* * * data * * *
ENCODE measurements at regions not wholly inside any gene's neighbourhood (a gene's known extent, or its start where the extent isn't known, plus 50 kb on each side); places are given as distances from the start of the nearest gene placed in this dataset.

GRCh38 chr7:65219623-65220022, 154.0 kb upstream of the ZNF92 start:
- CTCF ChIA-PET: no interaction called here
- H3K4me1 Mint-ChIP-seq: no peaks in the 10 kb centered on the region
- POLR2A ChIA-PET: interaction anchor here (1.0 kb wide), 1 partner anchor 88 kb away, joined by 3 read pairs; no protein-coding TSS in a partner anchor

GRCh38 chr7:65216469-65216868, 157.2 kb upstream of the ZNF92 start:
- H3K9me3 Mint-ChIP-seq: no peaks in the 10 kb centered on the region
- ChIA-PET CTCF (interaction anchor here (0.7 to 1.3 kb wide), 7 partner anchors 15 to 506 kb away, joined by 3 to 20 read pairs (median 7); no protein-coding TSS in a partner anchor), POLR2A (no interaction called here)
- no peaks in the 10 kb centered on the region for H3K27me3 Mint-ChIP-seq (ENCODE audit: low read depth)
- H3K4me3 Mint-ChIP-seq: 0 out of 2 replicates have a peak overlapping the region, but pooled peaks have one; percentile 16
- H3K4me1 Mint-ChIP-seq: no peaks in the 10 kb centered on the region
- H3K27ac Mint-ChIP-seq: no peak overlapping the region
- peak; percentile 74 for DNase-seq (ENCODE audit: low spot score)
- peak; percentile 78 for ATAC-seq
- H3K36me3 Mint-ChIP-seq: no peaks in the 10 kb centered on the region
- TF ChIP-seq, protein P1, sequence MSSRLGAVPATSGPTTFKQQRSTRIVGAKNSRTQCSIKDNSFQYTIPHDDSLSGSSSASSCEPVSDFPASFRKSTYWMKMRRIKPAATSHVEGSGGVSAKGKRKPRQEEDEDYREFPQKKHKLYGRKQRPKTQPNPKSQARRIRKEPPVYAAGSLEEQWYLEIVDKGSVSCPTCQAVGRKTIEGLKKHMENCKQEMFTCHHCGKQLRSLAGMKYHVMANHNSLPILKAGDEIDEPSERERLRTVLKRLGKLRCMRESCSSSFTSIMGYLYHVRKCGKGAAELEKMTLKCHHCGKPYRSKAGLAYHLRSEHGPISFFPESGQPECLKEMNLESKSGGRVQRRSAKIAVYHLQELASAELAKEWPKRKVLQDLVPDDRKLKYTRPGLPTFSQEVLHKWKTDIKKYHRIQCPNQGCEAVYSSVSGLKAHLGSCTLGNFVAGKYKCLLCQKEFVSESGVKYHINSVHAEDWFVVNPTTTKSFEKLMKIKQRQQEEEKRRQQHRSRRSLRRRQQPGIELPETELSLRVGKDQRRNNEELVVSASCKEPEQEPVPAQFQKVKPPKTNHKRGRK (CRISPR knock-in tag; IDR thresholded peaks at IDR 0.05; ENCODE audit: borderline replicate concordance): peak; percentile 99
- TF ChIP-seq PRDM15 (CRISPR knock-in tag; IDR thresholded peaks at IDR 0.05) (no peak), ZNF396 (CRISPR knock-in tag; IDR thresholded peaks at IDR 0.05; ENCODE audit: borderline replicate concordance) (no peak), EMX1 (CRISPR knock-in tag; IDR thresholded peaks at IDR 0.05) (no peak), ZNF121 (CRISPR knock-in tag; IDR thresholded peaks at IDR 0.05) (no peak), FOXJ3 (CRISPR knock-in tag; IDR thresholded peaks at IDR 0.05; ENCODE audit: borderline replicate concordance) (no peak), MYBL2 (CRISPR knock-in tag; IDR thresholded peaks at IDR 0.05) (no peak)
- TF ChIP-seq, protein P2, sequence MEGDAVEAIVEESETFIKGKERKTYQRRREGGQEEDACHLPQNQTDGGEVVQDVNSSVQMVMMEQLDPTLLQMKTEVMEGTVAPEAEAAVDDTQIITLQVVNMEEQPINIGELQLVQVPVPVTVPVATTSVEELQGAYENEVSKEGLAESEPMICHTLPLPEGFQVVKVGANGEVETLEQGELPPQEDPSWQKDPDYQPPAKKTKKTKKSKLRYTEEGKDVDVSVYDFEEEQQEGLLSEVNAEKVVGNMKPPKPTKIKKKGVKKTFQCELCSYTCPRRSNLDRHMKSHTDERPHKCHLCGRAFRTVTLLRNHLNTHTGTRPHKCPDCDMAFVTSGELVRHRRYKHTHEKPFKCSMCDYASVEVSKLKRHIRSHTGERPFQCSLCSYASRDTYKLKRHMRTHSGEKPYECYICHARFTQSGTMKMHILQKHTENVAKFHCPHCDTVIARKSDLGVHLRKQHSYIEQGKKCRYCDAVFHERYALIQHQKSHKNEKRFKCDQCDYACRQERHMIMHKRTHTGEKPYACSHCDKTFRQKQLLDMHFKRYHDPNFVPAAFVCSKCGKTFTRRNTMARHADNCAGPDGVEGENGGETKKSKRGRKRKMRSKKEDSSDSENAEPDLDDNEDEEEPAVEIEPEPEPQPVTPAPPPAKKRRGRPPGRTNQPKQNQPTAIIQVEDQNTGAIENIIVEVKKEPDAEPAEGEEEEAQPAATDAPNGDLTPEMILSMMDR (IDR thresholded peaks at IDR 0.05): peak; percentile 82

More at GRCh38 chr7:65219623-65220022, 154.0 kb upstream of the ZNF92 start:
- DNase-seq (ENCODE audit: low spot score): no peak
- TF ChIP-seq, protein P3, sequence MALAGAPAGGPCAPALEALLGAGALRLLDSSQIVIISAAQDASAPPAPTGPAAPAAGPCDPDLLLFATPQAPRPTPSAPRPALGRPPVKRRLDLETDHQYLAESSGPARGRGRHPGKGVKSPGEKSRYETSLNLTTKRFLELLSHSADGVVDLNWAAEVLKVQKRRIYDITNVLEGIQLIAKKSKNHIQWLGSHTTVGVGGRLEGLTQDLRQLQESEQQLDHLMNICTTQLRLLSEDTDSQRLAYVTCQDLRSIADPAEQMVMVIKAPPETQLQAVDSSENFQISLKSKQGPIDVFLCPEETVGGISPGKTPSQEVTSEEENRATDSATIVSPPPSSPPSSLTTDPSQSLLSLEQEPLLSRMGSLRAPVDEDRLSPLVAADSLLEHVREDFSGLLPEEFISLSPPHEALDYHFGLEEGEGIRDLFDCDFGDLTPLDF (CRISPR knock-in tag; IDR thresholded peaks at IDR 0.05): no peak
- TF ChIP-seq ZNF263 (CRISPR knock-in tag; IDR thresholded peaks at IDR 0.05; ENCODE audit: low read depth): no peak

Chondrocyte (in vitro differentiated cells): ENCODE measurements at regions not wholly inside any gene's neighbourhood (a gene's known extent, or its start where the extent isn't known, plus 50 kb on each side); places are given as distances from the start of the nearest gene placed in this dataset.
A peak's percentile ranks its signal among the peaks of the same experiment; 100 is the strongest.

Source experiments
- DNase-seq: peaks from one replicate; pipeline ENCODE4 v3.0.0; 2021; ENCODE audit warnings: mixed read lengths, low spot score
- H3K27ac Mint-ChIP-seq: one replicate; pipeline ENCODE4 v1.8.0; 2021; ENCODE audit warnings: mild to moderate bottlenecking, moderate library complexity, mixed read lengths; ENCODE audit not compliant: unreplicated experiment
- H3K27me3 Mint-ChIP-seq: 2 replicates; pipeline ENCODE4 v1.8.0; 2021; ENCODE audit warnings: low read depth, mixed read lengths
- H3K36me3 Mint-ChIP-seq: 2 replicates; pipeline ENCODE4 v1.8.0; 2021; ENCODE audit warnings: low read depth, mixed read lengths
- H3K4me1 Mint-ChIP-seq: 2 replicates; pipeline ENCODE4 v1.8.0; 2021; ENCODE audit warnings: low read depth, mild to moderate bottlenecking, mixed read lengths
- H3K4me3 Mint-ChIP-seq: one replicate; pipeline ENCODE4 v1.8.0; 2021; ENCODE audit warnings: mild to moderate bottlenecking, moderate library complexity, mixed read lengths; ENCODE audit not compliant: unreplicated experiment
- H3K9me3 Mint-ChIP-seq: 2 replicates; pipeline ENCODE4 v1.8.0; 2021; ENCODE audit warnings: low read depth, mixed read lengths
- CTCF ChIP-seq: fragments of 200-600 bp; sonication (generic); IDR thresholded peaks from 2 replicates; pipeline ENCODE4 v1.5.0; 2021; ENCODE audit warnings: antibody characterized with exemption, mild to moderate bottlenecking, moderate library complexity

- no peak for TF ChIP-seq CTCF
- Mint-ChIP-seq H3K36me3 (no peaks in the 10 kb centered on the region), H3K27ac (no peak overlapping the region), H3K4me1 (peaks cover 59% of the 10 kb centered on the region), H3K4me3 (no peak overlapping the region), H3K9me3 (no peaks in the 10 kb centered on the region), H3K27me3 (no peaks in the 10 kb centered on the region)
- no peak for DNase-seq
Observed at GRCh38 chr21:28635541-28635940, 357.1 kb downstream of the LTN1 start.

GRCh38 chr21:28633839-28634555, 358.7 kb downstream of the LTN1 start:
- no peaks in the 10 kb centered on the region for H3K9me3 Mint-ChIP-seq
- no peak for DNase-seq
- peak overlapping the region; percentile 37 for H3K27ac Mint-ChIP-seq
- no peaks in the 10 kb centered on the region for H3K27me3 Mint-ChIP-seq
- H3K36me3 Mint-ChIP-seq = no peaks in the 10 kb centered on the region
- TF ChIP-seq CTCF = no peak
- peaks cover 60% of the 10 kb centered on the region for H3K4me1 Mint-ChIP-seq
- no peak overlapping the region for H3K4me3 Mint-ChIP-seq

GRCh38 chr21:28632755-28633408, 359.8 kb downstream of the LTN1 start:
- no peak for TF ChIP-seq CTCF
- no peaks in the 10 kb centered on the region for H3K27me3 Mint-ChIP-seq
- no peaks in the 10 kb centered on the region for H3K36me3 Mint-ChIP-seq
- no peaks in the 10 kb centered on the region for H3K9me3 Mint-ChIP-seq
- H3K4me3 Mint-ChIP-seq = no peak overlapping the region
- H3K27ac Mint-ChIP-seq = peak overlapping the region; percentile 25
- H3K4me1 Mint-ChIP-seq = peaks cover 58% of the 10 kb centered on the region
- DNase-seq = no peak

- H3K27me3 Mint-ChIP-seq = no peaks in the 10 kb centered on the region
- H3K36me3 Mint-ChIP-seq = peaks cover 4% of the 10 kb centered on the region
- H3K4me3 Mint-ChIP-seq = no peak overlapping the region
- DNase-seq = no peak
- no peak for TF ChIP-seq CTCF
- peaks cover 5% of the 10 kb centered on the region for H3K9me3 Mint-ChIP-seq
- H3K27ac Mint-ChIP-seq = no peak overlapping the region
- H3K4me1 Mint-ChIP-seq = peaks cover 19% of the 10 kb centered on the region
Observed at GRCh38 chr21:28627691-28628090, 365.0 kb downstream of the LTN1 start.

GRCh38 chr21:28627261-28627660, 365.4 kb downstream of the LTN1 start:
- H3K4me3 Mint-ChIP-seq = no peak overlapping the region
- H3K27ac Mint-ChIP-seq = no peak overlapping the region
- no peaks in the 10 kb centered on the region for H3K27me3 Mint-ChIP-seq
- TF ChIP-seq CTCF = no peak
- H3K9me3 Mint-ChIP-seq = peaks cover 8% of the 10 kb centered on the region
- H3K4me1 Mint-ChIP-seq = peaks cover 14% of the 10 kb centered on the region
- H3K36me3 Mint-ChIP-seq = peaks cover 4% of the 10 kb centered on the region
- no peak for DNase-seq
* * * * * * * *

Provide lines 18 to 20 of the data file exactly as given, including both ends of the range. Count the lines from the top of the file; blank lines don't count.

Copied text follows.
- TF ChIP-seq, protein P2, sequence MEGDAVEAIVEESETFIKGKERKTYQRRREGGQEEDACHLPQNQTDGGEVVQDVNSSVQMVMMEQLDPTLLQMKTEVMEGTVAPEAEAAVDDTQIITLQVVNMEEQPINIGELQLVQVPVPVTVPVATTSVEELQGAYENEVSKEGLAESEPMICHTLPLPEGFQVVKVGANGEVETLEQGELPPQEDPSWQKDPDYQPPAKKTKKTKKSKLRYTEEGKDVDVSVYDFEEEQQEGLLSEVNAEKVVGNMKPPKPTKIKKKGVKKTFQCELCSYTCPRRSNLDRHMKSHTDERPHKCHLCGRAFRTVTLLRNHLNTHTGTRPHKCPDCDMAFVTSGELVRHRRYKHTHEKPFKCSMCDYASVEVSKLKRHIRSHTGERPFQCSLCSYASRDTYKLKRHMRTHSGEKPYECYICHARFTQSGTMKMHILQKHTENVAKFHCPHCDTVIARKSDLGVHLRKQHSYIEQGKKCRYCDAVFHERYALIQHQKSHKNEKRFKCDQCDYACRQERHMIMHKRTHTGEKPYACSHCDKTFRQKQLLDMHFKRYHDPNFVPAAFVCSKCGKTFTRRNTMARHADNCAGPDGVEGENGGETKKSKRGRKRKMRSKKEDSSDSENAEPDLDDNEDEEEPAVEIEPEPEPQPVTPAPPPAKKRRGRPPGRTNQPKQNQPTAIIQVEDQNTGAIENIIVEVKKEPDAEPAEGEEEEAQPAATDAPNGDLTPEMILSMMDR (IDR thresholded peaks at IDR 0.05): peak; percentile 82

More at GRCh38 chr7:65219623-65220022, 154.0 kb upstream of the ZNF92 start:
- DNase-seq (ENCODE audit: low spot score): no peak